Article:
With sirens piercing the still of the night, a police jeep carrying a sealed box came to a screeching halt outside the air cargo terminal at Indira Gandhi International Airport in New Delhi. Some distance away, an officer from the ministry of textiles was anxiously pacing up and down. On the tarmac, an aircraft had its engines running, waiting to take off. Receiving the box, the official ran to the aircraft. Inside the box was the first sample of a personal protection equipment (PPE) kit made entirely in India, being rushed to the South India Textile Research Association, Coimbatore, for testing.
At the textiles ministry, Union minister Smriti Irani and her team anxiously awaited the results. “The test was a make or break moment,” a top official involved in the project tells india today. That was in early March. With the coronavirus pandemic raging, countries across the world were scrambling for PPE kits. Global demand had shot up, straining supplies and causing prices to skyrocket. Major manufacturers in China, the US and Europe were focused on their domestic markets.
Textiles minister Irani and her core team had approached top manufacturers for solutions. Any domestic production would have to meet the stringent technical requirements of the health ministry. These were uncharted waters for textile and garment manufacturers. Before March, India did not manufacture such equipment.
“The demand for PPE kits kept rising,” says an official from the textiles ministry. “By March 18, the projected demand had gone up to 725,000 kits. But before that demand could be met, with cases spiking, the health ministry raised the demand to 15 million. Then, on May 1, it raised it to 20 million kits.”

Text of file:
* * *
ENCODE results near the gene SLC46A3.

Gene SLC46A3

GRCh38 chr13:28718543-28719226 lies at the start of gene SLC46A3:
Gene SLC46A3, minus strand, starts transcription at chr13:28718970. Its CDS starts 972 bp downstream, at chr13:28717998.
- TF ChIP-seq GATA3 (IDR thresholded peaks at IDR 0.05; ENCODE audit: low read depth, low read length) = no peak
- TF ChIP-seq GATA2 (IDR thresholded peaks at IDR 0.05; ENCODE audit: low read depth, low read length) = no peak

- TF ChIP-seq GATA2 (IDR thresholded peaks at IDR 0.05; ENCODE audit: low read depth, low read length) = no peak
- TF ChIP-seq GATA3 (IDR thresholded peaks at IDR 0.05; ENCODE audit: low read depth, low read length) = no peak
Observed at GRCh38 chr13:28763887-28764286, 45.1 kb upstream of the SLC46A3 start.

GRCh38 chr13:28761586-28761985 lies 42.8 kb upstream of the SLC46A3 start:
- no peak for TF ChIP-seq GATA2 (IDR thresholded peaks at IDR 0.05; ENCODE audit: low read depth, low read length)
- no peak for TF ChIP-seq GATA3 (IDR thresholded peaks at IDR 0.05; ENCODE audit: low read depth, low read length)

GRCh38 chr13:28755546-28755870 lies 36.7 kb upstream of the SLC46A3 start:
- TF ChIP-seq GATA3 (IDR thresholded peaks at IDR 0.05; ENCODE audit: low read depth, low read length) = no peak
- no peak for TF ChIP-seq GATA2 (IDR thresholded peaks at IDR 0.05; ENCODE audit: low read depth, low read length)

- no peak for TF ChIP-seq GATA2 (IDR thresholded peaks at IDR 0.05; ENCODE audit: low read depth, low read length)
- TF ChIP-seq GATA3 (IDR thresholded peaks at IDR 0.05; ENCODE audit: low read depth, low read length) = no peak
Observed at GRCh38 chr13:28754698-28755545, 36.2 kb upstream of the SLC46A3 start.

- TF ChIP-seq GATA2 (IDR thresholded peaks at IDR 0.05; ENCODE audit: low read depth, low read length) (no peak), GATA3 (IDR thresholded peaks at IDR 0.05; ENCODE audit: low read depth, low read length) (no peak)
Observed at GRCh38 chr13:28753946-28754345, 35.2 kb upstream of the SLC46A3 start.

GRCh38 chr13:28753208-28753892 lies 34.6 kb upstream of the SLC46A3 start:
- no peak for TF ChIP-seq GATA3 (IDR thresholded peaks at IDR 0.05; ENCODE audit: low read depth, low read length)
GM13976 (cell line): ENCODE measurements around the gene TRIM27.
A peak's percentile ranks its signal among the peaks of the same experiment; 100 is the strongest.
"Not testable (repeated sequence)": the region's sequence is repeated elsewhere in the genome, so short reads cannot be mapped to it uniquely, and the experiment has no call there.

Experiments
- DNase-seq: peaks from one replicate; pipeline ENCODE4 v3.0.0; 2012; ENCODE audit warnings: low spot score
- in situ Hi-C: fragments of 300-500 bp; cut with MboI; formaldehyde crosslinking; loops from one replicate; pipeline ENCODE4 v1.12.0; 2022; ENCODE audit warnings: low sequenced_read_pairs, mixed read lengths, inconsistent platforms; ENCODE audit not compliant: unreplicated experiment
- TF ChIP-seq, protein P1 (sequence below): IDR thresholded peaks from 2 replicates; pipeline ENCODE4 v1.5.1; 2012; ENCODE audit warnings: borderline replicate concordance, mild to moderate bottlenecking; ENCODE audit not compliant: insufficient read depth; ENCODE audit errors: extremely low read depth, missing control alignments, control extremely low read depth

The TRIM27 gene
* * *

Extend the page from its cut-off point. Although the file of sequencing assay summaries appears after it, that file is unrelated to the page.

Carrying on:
Armed with technical specifications from the World Health Organization (WHO), the textiles ministry reached out to JCT Mills, Aditya Birla Fashion, Shahi Exports and Reliance Industries, among others, for production. “We started from scratch,” says Priya Thapar, director of strategic business development at JCT. “From the yarn to the fabric to stitching and sealing, we have done it all in-house, following WHO guidelines.” Raghavan of Shahi Exports highlights the government’s role: “The textiles ministry got us the resources we needed, and then industry players came together to find solutions.” The Centre also reached out to the governments of Maharashtra, Punjab, Haryana, Karnataka and Uttar Pradesh. Every state collaborated, identifying MSMEs for participation in the effort. The ministry of defence (MoD) was also roped in, the Defence Research and Development Organisation has labs in Hyderabad and Gwalior to conduct quality tests. “There are now eight labs conducting quality tests and approving the PPE kits,” says an official from the MoD.
Today, there are 106 firms producing PPE kits in India. JCT Mills, Phagwara, is a leading player, even making reusable kits. The government has orders for 14 million kits and has achieved production of 250,000 per day. So far, 1.8 million kits have been delivered to hospitals. Dr Anil Handoo, senior director at Dr B.L. Kapoor & Nanavati hospitals, says, “Indian PPE are of a much better quality than those from China, they are far more reliable.”
India is now the world’s second largest PPE manufacturer, with a Rs 7,000 crore industry set up in just two months. Though the export of such kits is banned, once domestic demand is met, officials hope that India will move on to exporting world-class PPE kits, at extremely competitive rates.